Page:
Abuse: Is it OK if everybody else is doing it?

An Irish prelate has lashed out at “the media” for making so much fuss about clerical abuse, when so much more abuse occurs elsewhere.

A senior bishop has attacked the media for singling out the Catholic Church for covering-up paedophile priests when 95pc of child abuse occurs in families and community life.

Christopher Jones, the Bishop of Elphin and head of the bishops’ committee on the family, said in Maynooth last night that he strongly objected to the way the church was being isolated. “Of course we have made mistakes,” Dr Jones added.

“But why this huge isolation of the church and this huge focus on cover-up in the church when it has been going on for centuries?

“It is only now for the first time ever that victims have been given their voice.” Dr Jones said that it was known that “95pc of abuse out there is in families, communities and other institutions.

He is right, of course.  There is far more abuse outside the church than in it.  But that completely misses the point.  We do not point to “families” as at fault, because they do not represent a cohesive group, subject to the same  corporate rules and controls as the church.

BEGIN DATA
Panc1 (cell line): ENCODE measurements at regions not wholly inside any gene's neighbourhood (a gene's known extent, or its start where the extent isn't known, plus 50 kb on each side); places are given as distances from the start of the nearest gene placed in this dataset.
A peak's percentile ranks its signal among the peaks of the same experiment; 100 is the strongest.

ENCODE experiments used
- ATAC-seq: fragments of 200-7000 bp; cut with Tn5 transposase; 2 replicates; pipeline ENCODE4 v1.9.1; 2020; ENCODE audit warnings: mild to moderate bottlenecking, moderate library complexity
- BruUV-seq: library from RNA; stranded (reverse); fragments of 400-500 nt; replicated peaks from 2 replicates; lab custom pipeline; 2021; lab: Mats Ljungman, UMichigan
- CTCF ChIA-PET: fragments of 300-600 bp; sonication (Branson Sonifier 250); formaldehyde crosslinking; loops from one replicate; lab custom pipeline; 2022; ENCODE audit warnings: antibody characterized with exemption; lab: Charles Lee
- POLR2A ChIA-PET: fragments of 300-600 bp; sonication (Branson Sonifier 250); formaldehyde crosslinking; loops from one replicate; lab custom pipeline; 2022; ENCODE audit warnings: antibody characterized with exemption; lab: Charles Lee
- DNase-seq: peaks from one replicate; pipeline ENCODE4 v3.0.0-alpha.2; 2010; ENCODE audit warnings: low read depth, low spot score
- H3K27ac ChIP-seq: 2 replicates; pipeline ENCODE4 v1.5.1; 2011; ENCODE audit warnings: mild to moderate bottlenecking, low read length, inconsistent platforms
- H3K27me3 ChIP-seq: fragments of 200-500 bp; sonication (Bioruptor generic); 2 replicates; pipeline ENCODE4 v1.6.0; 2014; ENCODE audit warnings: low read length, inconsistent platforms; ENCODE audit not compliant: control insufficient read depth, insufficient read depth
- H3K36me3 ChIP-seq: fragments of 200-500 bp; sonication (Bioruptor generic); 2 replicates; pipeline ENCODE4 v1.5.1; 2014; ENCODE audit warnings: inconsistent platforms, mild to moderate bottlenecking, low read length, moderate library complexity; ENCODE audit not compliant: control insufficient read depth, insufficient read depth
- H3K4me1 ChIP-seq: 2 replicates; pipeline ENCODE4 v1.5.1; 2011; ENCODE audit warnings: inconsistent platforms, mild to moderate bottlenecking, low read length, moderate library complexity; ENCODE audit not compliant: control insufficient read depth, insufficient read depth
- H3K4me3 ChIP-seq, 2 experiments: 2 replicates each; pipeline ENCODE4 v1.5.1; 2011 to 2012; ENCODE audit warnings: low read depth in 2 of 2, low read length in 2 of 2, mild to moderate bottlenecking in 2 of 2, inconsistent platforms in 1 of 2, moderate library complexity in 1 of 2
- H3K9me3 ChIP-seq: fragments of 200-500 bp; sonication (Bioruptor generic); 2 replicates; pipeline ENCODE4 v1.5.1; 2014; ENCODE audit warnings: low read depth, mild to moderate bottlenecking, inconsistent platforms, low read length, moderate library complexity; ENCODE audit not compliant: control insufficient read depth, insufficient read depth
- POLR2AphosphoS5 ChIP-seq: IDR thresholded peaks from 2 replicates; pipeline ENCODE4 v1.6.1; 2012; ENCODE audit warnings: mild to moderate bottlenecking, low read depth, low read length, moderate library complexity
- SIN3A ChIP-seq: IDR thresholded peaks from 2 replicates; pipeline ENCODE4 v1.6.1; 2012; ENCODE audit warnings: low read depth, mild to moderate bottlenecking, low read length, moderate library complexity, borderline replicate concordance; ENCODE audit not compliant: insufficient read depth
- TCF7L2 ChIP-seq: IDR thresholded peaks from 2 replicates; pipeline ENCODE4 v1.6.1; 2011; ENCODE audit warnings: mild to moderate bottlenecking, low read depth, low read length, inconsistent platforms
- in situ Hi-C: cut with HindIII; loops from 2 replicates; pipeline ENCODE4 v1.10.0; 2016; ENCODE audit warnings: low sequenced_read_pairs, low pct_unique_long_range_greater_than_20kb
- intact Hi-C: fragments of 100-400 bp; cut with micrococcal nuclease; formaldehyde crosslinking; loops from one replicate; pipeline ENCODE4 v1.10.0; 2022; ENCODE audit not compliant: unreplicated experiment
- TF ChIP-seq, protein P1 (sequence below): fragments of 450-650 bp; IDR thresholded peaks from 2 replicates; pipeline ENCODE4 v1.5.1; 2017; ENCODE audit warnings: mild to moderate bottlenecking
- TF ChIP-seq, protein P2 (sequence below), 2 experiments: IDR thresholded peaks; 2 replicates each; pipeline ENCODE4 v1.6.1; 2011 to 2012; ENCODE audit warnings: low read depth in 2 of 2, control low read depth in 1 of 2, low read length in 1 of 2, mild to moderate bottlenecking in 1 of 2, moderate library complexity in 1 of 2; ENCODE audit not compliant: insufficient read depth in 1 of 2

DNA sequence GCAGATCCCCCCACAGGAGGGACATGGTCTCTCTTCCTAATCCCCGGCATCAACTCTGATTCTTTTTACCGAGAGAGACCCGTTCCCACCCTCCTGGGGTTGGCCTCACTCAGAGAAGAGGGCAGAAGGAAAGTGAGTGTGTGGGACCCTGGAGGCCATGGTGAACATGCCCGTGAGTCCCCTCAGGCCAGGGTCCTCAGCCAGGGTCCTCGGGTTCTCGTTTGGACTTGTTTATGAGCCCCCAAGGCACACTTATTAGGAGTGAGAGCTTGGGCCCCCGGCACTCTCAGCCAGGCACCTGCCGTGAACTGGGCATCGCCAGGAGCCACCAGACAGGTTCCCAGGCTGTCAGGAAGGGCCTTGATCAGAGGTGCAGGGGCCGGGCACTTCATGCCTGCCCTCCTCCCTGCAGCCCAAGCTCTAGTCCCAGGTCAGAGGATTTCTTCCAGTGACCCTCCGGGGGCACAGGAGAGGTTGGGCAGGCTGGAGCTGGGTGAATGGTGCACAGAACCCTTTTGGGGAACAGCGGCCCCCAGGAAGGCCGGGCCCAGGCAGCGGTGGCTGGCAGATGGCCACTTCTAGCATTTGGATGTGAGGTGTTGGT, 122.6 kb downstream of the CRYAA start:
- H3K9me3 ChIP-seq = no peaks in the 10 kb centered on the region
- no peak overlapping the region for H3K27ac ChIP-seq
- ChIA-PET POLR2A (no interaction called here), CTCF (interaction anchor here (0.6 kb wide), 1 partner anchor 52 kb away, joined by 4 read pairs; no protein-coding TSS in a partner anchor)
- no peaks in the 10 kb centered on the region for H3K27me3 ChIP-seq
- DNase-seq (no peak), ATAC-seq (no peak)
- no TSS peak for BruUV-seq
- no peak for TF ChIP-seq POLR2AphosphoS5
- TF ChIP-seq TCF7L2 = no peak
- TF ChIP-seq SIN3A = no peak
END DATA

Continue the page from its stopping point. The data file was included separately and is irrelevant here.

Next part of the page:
But let’s take Bishop Jones’ figures at face value, and consider their implication.  If 95% of abuse takes place outside the chruch, then presumably 5 % is “within” . That implies that 5% of abusers are priests ( or other church staff).  Wikipedia gives the number of secular clergy in Ireland as about 3000, with a further 700 in religious orders.  Call it 4000 for round numbers, or even 5000 in case of undercount. The total population of the country is about five million: one person in a thousand is a priest.  So, 0.1% of the population are responsible for 5%  of the of the abuse.  That equates to a propensity to abuse which is 50 times greater than the general population (or 25 times more if we assume all abusers to be male). That is the point – not the total number of cases, but the incidence, especially in an institution that claims to be a moral guardian, guiding us in right living.

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